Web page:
On the dark research front we have another score, and quite a synchronistic one.
Yesterday I was confronted with a compelling contradiction. I spoke with my mom on the phone and normally the conversation would not swerve into politics at all, but these days it’s front of mind for a lot more of the population than usual. She is concerned, as so many are, especially about ISIS. Her source of information is the mainstream news, known in ‘alternative’ circles as the lamestreamnews. I tried briefly to convince her that she is watching State-run propaganda and we might as well be living in the USSR, that’s how bad it’s gotten. She had not heard of false flags, of course, how would she?
Conversely, a friend on social media concluded this is a positively wonderful time for anarchists/voluntarists/agorists/libertarians and free-thinkers in general, because Americans are really wakingup en masse. People are engaged in the elections and Trump is spilling the beans that the whole game is rigged and folks are listening, was just a small portion of her lengthy don’t-be-so negative-and-see-the-silver-lining lecture.
To her, I would like to say the same thing I’ve been saying at the university where I’m thrilled to be teaching my last class ever: Engaged is not educated!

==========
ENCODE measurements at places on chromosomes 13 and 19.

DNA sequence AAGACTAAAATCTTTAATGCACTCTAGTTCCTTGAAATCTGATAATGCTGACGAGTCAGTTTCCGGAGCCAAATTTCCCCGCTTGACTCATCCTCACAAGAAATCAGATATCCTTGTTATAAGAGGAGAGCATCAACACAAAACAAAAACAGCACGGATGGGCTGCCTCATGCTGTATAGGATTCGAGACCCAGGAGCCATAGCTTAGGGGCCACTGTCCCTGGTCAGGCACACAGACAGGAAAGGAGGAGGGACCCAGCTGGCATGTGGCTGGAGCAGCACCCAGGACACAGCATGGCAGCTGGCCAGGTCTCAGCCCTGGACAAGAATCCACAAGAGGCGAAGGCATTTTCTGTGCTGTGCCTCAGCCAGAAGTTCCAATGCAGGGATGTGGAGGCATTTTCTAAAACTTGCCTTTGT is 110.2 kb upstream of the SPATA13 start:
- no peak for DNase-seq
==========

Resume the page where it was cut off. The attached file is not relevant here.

I tossed in my sleep considering this great rift in understanding and reactions, and to my very pleasant surprise when I woke a brilliant piece of insight had been posted on Youtube by Truthstream Media, which I promptly sent to Mom and re-posted across social media.
This couple does excellent work, and if folks are really waking up, it’s thanks to them and those like them, boldly and courageously speaking truth to power, and putting their youthful exuberance into righteous anger, expressing a proper amount of snark and frustration, usually, but always deliberate, creative action, and especially oh-so-many undeniable facts for the lamestream watchers to reckon with.
I used to consider myself a Liberal, back in the days before liberal politics officially embraced the Military Industrial Complex and the eternal war machine.
Then I called myself a Libertarian, until I realized the movement had been completely co-opted by the Right and been bought by the likes of the Koch brothers. The so-called “New Right” proved itself to be exactly the same as the old Right, not exactly the Neo-Con version of the last several decades, but harking back that of my grandfather’s generation. No thank you!
Then I called myself an Anarchist, because it was obvious to me no good was coming from politics at all. I stand by this still, as misunderstood as it is. Anarchy does not mean “no rules” it means “no rulers.”